The Belfast Planning Board took three actions on Nordic Aquafarms’ proposed land-based fish farm site plan application at its July 15 meeting. The application is still pending review, but it is one step closer to a decision.

Five board members voted in favor of moving forward with Nordic’s preliminary site plan pending requests for more information on certain application aspects, with Hugh Townsend abstaining from voting. They found that the preliminary site plan criteria have been met and will allow Nordic to submit a final site plan application for board review.

Nordic will make additional submissions based on board requests so members can review the merits of the application, according to Codes and Planning Director Wayne Marshall.

The board requested additional information and is still waiting to see what standards the Department of Environmental Protection uses for air emissions, waste discharge into the bay and wetlands impact, because the city does not have specific criteria in its code for those issues, Marshall said.

Board member Daisy Beal discussed concerns about Nordic's having a two-year option to buy the Little River's lower dams. She said she wants the public to have control over what happens to the dam, whether it is restored or taken down.

She also requested that Nordic conduct a feasibility study of the best options for dam restoration or removal. It could be considered compensation for habitat loss to the development, she suggested. She does not want the company to block any plans the city might make for restoring the river.

City attorney Bill Kelly said Nordic had already entered a two-year contract with the Water District to reserve the right to buy the property. If Nordic does not buy the property in two years, then the contract will expire and it will be open for public discussion. He said it would be outside the city’s jurisdiction to apply a provision to the company’s permits for an unknown future event.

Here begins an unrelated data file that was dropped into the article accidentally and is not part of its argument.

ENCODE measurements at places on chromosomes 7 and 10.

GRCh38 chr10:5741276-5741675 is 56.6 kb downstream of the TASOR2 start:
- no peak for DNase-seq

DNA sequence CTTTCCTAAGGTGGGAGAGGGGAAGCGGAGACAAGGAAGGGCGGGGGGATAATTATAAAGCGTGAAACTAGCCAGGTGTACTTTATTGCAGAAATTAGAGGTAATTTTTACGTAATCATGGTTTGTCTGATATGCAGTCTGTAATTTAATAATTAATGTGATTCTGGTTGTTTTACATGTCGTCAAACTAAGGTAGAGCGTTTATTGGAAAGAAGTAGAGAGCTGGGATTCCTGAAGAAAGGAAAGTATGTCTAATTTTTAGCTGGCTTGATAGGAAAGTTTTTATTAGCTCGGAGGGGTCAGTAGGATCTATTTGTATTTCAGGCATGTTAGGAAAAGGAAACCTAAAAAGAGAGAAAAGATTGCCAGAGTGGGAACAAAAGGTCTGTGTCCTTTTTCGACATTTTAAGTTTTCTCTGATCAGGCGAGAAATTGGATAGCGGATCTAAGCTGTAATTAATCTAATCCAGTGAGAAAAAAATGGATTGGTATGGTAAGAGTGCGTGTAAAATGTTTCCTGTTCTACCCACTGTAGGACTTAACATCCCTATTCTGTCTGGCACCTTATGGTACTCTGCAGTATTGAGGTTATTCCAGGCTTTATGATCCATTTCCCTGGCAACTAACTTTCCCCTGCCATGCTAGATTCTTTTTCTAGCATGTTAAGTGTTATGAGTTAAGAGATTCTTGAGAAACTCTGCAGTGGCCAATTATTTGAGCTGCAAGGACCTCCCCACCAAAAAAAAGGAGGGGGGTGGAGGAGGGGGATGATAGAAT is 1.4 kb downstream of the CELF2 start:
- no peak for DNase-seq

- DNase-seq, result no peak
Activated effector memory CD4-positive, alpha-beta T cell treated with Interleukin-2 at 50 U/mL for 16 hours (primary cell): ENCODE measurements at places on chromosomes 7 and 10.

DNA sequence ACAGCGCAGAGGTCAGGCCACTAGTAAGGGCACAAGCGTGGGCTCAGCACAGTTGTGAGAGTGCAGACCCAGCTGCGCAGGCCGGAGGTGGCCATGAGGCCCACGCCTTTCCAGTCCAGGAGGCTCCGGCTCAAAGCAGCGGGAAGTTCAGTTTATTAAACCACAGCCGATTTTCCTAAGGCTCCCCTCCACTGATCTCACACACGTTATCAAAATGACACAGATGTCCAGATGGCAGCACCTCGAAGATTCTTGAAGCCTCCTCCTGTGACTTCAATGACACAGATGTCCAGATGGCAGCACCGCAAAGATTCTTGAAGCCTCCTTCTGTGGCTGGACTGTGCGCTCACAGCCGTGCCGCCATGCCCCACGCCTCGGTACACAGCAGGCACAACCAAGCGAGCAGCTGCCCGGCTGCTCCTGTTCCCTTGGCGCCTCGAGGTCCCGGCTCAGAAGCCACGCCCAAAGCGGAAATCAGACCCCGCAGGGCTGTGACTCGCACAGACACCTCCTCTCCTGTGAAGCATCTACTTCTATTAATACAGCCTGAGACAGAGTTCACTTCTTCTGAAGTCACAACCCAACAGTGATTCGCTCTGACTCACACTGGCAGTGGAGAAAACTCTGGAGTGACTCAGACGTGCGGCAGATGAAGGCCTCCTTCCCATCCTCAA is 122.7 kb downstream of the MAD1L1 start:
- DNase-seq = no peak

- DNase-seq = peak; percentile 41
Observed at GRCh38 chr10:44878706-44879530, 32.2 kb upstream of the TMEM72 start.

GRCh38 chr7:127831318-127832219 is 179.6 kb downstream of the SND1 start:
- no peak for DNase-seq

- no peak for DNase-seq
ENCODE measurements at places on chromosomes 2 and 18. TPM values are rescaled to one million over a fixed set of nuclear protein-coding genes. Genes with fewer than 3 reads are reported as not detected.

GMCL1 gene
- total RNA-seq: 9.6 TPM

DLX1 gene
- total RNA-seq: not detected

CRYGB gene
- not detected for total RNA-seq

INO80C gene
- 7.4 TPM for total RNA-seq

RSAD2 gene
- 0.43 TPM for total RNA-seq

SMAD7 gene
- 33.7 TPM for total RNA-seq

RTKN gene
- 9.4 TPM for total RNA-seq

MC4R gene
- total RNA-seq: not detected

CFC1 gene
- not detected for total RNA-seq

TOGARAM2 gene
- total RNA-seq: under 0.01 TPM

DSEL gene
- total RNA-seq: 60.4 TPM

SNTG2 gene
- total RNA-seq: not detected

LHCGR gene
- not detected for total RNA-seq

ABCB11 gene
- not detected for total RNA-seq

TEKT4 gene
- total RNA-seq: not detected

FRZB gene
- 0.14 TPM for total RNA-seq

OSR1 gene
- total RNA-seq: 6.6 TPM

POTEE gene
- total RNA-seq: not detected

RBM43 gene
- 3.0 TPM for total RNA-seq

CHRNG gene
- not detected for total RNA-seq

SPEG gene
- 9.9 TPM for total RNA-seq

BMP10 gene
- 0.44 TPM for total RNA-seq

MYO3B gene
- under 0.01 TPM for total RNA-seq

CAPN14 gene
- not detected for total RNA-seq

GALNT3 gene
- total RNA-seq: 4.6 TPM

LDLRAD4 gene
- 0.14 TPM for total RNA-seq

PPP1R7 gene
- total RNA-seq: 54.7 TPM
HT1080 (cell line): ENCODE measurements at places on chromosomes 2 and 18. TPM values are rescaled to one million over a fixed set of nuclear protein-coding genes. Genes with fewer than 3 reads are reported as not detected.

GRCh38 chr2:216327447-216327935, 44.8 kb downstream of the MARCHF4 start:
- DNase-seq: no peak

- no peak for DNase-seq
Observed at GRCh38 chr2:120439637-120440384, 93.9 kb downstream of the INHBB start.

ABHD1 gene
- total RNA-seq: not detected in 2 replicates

Nordic Project Director Ed Cotter said the company would object to any provisions changing the contract with the Water District or tying it to dam restoration. The company could conduct a study on the dam as it applies to its facility operations and make decisions based on what it finds, he said.

Townsend proposed a wording change in the application that would require Nordic to provide proof that it has a plan in the event that the dam is removed and that it can compensate for that change. Beal agreed with the suggestion.

The board went on to request a third-party review of the company’s technical capacity. It requested that Nordic plant buffer vegetation around the facility and fill in the temporary bypass road as soon as construction is finished.

Kim Ervin Tucker, attorney for intervenors Jeffrey Mabee and Judith Grace and the Maine Lobstering Union, filed a motion to halt the review for lack of title, right and interest. That motion was amended after intervenors’ Waldo County Superior Court case against the Board of Environmental Protection regarding the issue was dismissed.

Nordic attorney Joanna Tourangeau requested that the motion be dismissed because of the Waldo County court’s ruling.

Mabee and Grace are property owners who claim historic deeds prove they own the intertidal land in front of several properties north of theirs, including that of Janet and Richard Eckrote. The Eckrotes claim to own the intertidal land in front of their property and have agreed to issue Nordic an easement to place its discharge and intake pipes in that area.

Marshall said he does not know when the board will reach a decision on Nordic’s applications, but public hearings will be scheduled before a decision on the permits is reached.